I’ll never forget the time Marcy Cunkelman took me to see the short-eared owls at West Lebanon. We parked on a side road in the middle of the grasslands and stood next to Marcy’s car waiting for sunset. It was cold so we pulled up our hoods and put our backs to the wind.
The sun had set but the sky was still light when the owls finally appeared in the distance. Marcy said, “I’ll bring them closer,” pursed her lips and made squeaky mouse-like sounds. The owls were unimpressed and continued floating over the distant fields. Marcy squeaked again and again.
Suddenly, an owl we hadn’t seen flew from behind and crossed directly in front of our faces. He looked back at Marcy as if to say, “Where’d you hide that mouse?”
I went to Volant last weekend and tried to call in the owls but I was never been able to match Marcy’s squeak. The owls ignored me completely.
(photos by Cris Hamilton, taken at Volant Strips. Click on the photo above to see Cris’ picture of two owls interacting.)
When I mentioned gulls and Fritos yesterday I remembered a story that has nothing to do with birds but a lot to do with hiking.
Several years ago I attended the Keystone Trails Association spring meeting in Renovo, PA. KTA is an association of hikers dedicated to promoting hiking and preserving trails in Pennsylvania. If you’ve hiked in this state, chances are you’ve used a trail maintained by KTA volunteers.
KTA’s biannual meetings are held in different regions throughout the state and always include a selection of hikes in the local area so you can learn new trails and get to know other members.
That Saturday I chose a day-long hike on the Donut Hole Trail with twenty others. As we hiked through the beautiful forest we chatted and swapped stories. Then we stopped for a break and someone pulled out a bag of Fritos.
“Did you know Fritos are the perfect hiking accessory?” said one of the seasoned hikers. “Not only do they maintain their shape in your backpack and give you energy on the trail, but if you’re cold you can burn them. They’re excellent tinder for a campfire.”
When I got home I couldn’t resist lighting one. He was right; it burned like a candle. The fat is the wax, the corn is the wick.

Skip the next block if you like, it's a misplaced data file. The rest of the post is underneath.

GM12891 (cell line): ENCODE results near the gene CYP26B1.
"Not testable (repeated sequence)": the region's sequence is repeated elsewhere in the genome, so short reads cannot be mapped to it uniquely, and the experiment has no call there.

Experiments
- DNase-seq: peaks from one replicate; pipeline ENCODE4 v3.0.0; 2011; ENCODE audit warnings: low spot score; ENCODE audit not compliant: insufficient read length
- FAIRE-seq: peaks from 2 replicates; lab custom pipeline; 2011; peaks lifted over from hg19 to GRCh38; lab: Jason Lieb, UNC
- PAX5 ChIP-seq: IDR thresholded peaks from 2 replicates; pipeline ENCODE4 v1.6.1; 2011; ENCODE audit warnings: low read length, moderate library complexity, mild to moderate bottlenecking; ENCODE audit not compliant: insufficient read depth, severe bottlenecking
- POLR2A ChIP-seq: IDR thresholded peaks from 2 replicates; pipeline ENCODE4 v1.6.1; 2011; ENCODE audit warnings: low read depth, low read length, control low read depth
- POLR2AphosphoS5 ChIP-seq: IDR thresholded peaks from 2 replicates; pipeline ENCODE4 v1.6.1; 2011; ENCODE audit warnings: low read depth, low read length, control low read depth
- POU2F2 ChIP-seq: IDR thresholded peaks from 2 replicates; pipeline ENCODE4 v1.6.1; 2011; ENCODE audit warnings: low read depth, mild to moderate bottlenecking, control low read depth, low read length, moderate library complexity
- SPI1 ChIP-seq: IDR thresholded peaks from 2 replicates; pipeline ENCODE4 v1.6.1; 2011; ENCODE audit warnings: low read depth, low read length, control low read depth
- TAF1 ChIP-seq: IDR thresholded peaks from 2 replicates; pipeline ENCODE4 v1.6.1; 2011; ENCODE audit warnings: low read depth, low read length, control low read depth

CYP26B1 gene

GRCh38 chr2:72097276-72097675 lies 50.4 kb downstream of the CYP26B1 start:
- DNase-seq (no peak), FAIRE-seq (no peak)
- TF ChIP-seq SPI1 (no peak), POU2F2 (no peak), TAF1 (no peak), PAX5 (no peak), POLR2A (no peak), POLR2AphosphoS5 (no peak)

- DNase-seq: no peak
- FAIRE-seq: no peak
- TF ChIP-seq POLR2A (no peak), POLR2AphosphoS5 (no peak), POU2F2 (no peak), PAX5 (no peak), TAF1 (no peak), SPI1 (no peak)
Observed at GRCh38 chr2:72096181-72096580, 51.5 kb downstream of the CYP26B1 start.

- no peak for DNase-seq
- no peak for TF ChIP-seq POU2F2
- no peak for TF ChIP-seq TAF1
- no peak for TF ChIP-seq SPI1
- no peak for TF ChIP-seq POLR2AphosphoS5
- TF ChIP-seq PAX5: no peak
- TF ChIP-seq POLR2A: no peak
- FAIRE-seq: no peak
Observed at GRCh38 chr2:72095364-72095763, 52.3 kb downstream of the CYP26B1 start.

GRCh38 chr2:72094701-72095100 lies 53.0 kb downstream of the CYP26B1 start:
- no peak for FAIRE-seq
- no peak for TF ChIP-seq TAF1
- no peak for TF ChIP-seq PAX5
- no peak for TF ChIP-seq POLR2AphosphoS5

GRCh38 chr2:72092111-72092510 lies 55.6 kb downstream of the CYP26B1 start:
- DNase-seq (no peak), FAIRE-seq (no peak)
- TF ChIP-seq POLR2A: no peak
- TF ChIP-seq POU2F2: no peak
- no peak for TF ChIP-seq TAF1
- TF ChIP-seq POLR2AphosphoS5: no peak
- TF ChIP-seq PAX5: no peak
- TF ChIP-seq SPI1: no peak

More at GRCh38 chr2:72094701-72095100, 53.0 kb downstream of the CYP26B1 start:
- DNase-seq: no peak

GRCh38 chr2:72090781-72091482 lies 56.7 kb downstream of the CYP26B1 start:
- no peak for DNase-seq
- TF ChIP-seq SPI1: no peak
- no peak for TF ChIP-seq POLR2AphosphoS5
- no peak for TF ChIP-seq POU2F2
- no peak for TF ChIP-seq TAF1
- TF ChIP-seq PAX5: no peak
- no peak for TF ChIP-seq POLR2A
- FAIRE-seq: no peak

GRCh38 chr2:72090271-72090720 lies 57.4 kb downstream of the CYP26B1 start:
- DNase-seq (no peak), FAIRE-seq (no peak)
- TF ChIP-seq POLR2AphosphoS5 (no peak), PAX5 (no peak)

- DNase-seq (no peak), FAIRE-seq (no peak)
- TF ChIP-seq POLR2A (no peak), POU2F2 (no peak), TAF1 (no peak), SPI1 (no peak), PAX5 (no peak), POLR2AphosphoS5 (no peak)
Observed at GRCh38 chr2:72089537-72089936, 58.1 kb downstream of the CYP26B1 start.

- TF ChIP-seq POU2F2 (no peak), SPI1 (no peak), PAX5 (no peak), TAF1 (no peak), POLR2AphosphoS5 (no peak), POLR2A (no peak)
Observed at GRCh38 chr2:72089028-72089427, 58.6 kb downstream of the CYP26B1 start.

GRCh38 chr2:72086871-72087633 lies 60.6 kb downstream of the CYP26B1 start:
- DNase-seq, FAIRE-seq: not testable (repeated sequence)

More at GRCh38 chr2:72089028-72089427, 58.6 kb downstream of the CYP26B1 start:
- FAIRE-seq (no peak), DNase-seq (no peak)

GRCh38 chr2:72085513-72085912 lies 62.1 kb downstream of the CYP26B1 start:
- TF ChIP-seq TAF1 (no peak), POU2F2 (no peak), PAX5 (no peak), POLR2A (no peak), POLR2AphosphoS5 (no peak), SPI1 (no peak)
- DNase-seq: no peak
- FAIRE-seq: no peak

Dinner or tinder. Eat or heat.
(photo from Frito-Lay)
If you read Chuck Tague’s Nature Observer journal you’ve seen this picture recently. It’s a ring-billed gull with a fluorescent orange wing tag acquired as part of a gull study in Chicago. When Chuck snapped this picture, the gull was at Flagler Beach, Florida.
Before I saw Chuck’s photo I hadn’t thought much about wing-tags but suddenly there’s a spate of reports on PABIRDS of tagged gulls in eastern Pennsylvania. One gull was found in Berks County, the other 50 miles away in Bucks County. Both were tagged for a Massachusetts reservoir study.
So how do people catch gulls? The details made me laugh.
One gull was captured at a Walmart parking lot in Northborough, Massachusetts using a rocket net baited with Cheez-Its. The other was captured in Worcester, Mass using a rocket net baited with bread and popcorn.
Junk food is their weakness.
I wonder what tempted this guy. Fritos?
(photo by Chuck Tague)
I know there are sandhill cranes in Lawrence County and I know they’re easier to find in winter, but for years I’ve avoided searching for them because I am so disappointed when they elude me, and they usually do.
You’d think that gray birds nearly four feet tall with a 6.5 foot wingspan would be hard to hide – until you start looking for them. The area to search is 15 square miles of rolling countryside, fields, thickets and wooded swamp. During the day the cranes feed in the corn stubble with their heads down. All it takes is a dip in the landscape to make them disappear from view. I usually miss them entirely and my disappointment ruins an otherwise good day.
So it was with some uneasiness that I headed for Plain Grove, PA yesterday even though I knew 40 to 50 cranes had been seen there last week. As I drove north on Interstate 79 I told myself, “You will not have a goal today! Do not set your heart on seeing a particular bird!”
As I turned onto Old Ash Road I saw a good omen. Four eastern bluebirds flew over and perched on the wire. Things were looking up.
I drove slowly northwest looking out both sides of the car. A hawk flew on the left. Could it be a rough-legged hawk? No, just a red-tail but Whoa! What is that white lump at the edge of the field? Is it a snowy owl?
I pulled off the road and studied the bird. It didn’t move but it was so far away that the heat shimmers confused me. I got out of the car and looked and looked and looked. It didn’t move. It was a plastic bag.
“Well,” I said to myself as opened the car door, “You might as well look behind you. You never know.”
And there they were. Fifty-nine Sandhill Cranes.
(photo by Chuck Tague)
The first bird I saw in this new year was a mourning dove zooming across the sky before dawn.
It’s amazing how fast they fly in the dark.
Happy New Year!
(photo by Marcy Cunkelman)